The use of muscle lipids and fatty acids to assess shark diet and condition

Lauren Meyer*, Sherrie Chambers, Connor Gervais, Heidi Pethybridge, Crystal Beckmann, Barry Bruce, Charlie Huveneers

*Corresponding author for this work

Research output: Contribution to journalArticlepeer-review

1 Citation (Scopus)

Abstract

Following a lack of detected change in white shark Carcharodon carcharias L. 1758 diet and nutritional condition attributed to the interaction with the cage-diving industry, Lusseau and Derous (Tourism Management, 2019, 75, 547-549) cautioned the use of muscle lipids and fatty acids in this context, advocating for other biomarkers. This study provides additional evidence from peer-reviewed literature to contend the usefulness of elasmobranch muscle fatty acid profiles to detail diet and habitat use. It also presents findings from a controlled experiment on captive Port Jackson sharks Heterodontus portusjacksoni (Meyer 1793) whereby long-term (daily for 33 days) 3 min exhaustive chase exercise changed muscle lipid class profiles, supporting its use to infer nutritional condition after activities such as interactions with wildlife tourism operators. Conversely, the unaltered muscle fatty acid and lipid content suggests their use in trophic ecology is not confounded by activities such as interacting with tourism operators, remaining useful biomarkers to investigate diet and habitat use.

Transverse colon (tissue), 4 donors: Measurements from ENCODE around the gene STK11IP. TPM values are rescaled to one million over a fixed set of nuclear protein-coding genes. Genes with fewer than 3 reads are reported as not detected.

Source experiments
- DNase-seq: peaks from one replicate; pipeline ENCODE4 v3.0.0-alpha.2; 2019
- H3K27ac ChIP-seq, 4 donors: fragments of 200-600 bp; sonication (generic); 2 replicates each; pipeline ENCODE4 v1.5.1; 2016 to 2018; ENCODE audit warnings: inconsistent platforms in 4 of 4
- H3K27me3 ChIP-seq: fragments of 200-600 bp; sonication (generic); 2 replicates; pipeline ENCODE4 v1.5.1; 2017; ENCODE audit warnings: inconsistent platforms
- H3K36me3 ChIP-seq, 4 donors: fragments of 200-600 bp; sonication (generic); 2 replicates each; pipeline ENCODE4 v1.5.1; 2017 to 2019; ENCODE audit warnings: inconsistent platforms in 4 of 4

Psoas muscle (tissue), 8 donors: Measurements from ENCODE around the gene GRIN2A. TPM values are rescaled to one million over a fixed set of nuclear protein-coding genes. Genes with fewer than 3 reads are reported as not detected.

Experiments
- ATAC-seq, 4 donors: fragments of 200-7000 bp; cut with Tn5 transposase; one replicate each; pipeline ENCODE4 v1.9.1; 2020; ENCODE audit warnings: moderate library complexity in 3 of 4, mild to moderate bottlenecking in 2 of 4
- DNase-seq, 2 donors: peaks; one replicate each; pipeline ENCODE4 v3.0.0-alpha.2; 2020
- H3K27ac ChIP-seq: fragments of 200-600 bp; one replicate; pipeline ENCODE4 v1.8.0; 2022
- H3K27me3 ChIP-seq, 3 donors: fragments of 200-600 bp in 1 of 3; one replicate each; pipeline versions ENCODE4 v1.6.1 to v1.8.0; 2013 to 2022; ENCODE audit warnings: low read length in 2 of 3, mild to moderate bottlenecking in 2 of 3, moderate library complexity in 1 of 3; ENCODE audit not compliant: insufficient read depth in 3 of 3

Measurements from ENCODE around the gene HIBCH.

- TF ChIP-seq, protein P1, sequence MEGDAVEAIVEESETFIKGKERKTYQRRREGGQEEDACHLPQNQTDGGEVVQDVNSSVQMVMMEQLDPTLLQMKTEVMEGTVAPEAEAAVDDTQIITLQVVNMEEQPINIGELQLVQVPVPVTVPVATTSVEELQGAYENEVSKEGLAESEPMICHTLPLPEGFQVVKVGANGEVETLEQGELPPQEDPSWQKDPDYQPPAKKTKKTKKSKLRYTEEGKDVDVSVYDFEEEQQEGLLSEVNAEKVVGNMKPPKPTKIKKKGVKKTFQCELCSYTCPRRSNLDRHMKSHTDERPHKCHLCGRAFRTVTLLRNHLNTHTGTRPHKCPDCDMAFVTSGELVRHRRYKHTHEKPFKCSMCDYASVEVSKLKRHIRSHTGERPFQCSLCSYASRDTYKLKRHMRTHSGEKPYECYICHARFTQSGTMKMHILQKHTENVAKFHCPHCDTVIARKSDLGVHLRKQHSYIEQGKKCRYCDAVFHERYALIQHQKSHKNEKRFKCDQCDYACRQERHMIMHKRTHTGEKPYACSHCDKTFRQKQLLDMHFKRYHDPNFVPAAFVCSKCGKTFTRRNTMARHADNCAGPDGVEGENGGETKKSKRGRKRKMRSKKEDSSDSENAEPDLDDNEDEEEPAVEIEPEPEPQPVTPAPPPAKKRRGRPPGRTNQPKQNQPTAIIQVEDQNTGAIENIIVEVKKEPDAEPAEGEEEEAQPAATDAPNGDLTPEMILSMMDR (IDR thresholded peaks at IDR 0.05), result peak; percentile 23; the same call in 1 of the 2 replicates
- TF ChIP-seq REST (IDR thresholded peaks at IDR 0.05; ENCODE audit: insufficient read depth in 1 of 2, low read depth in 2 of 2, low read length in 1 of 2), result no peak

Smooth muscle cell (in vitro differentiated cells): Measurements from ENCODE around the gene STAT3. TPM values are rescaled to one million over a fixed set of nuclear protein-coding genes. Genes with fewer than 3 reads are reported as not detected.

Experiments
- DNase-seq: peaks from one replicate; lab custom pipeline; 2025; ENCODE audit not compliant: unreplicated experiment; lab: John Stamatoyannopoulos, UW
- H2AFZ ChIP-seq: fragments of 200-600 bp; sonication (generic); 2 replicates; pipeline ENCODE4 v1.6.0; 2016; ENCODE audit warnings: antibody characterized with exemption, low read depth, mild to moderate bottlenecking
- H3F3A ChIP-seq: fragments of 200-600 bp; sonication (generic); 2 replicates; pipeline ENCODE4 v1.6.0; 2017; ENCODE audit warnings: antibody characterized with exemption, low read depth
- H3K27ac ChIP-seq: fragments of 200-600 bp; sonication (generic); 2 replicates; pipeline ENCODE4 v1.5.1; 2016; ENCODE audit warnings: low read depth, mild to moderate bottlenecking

Original languageEnglish
Pages (from-to)566-571
Number of pages6
JournalJournal of Fish Biology
Volume98
Issue number2
DOIs
Publication statusPublished - Feb 2021

Keywords

  • ecotourism
  • elasmobranch
  • exercise
  • fatty acid
  • lipid class
  • nutrition
  • wildlife tourism

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